The Carbon Conundrum

According to experts at NASA's Goddard Space Flight Center, a critical aspect of global warming is the result of temperature change on carbon storage in the biosphere. NASA scientists have discovered an interesting phenomenon. They have discovered that an increase in global temperatures may both increase and decrease the rise in atmospheric CO2.

This is their discovery: When temperatures rise, carbon is released from the soil; when it oxidizes (joins with oxygen), it is converted into CO2. When temperatures rise, there is also a notable increase in plant growth, which in turn absorbs CO2, taking it out of the atmosphere. In this way, an ecosystem has the ability to help moderate the balance of CO2 concentrations present between global warming and plant growth.

David Schimel of the Climate and Global Dynamics Division of the National Center for Atmospheric Research in Colorado says, "Within the literature, there's been a debate about the effect of temperature on ecosystems. One line of argument holds that as temperatures increase, ecosystems should lose carbon to the atmosphere (because the temperature/carbon release effect is stronger than the increased temperature/plant growth effect). The opposing argument holds that most warm weather carbon release is from the soils. One catch, however, is that when carbon is released from the soils, so are nutrients, which then act as a fertilizer on the vegetation, which should increase plant growth and increase photosynthesis, thereby taking in more CO2 from the atmosphere.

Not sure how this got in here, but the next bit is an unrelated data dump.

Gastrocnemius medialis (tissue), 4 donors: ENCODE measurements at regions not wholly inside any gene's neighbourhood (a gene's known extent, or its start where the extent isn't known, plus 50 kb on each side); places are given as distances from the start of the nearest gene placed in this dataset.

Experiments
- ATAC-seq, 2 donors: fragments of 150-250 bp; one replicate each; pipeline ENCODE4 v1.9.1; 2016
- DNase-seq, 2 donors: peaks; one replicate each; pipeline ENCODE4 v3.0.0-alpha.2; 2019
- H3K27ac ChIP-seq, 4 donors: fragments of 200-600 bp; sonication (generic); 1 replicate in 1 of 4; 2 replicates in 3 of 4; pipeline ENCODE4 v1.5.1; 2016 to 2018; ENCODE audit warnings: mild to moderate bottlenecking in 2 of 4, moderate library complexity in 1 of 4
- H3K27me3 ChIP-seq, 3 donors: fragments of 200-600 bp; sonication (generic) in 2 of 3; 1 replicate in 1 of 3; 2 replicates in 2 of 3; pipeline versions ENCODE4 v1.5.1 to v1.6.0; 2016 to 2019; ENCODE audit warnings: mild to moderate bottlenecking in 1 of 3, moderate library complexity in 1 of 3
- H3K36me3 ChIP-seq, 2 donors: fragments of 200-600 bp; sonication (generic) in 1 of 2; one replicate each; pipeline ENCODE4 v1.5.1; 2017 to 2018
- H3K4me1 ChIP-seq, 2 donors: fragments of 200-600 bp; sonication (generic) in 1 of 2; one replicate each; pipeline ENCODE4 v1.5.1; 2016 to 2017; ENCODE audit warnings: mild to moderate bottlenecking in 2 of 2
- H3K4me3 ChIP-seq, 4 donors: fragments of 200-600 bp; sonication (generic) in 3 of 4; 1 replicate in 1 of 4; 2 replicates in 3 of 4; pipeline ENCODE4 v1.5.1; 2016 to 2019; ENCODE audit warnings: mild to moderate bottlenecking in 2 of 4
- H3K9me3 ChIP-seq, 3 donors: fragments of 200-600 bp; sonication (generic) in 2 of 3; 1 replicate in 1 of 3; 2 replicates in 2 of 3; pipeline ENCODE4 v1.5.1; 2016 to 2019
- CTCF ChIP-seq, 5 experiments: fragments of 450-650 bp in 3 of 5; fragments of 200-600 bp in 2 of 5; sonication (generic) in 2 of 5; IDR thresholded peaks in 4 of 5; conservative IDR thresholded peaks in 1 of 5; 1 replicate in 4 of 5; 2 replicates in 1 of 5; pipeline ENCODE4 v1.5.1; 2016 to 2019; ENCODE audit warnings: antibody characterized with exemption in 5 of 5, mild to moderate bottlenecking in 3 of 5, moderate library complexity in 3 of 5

Whereas both theories should hold true, Schimel conducted a study. He concluded that "the data support both hypotheses, but the difference between the two relates to an offset in time: (1) in warm years there is a release of carbon. Then, one to three years later, there is some carbon uptake." According to Schimel, the next problem for NASA to address is which effect is larger.

He has determined that at the peak of warm periods, plant growth increases in both the polar and temperate regions, but decreases in the equatorial regions. Conversely, in global warming conditions, research suggests decreased plant growth. Schimel believes the future role of models that analyze the atmosphere and biosphere together will be crucial.

eventually become transformed into layers of limestone. Limestone can accumulate over billions of years of geologic time. Because these formations are so high in carbon, large stores of the Earth's carbon are located in these formations.

Based on this slow, natural process, researchers are trying to find artificial ways to speed up this process. Currently, one method under consideration is to take dunite or serpentinite and mix it with CO2 to form the carbonate mineral magnesite, plus silica and iron oxide (also called magnetite).

So far, serpentinite sequestration is the preferred method because it is nontoxic and a more stable, predictable rock. The drawback in this experimental method is that the serpentine works best only if the formation has a high magnesium content. If iron is present in the formation, this method is not as attractive.

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